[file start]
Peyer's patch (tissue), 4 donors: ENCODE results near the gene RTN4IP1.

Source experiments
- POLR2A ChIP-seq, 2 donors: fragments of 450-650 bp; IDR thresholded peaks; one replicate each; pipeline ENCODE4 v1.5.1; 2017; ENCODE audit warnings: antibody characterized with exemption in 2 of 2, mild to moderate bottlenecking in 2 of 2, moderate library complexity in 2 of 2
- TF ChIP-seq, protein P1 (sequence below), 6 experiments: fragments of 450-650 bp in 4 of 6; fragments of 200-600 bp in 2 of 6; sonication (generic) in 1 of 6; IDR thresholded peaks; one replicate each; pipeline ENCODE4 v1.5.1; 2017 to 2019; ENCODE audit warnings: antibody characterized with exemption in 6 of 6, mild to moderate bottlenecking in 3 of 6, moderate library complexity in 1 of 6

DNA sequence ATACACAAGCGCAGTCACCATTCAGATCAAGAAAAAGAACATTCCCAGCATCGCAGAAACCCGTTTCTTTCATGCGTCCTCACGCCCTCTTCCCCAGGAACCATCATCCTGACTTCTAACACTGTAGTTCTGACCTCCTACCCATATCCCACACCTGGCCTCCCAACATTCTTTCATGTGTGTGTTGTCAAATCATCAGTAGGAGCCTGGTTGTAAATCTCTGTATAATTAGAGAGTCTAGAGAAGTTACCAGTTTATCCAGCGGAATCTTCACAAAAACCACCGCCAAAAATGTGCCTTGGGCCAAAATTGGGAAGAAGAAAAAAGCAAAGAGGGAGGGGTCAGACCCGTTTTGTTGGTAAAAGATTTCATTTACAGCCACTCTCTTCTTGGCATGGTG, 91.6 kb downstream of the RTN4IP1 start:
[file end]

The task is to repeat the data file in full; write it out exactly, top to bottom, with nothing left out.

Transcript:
Peyer's patch (tissue), 4 donors: ENCODE results near the gene RTN4IP1.

Source experiments
- POLR2A ChIP-seq, 2 donors: fragments of 450-650 bp; IDR thresholded peaks; one replicate each; pipeline ENCODE4 v1.5.1; 2017; ENCODE audit warnings: antibody characterized with exemption in 2 of 2, mild to moderate bottlenecking in 2 of 2, moderate library complexity in 2 of 2
- TF ChIP-seq, protein P1 (sequence below), 6 experiments: fragments of 450-650 bp in 4 of 6; fragments of 200-600 bp in 2 of 6; sonication (generic) in 1 of 6; IDR thresholded peaks; one replicate each; pipeline ENCODE4 v1.5.1; 2017 to 2019; ENCODE audit warnings: antibody characterized with exemption in 6 of 6, mild to moderate bottlenecking in 3 of 6, moderate library complexity in 1 of 6

DNA sequence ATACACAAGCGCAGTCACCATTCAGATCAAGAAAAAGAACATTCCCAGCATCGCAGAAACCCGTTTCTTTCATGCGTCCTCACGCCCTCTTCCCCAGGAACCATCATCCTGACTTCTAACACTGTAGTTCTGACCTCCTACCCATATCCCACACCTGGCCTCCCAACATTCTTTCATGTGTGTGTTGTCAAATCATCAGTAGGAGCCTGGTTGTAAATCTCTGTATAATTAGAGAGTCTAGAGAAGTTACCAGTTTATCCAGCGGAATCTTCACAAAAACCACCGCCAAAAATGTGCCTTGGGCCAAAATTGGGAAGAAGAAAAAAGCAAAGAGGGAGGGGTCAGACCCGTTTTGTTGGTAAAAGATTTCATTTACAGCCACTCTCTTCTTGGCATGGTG, 91.6 kb downstream of the RTN4IP1 start: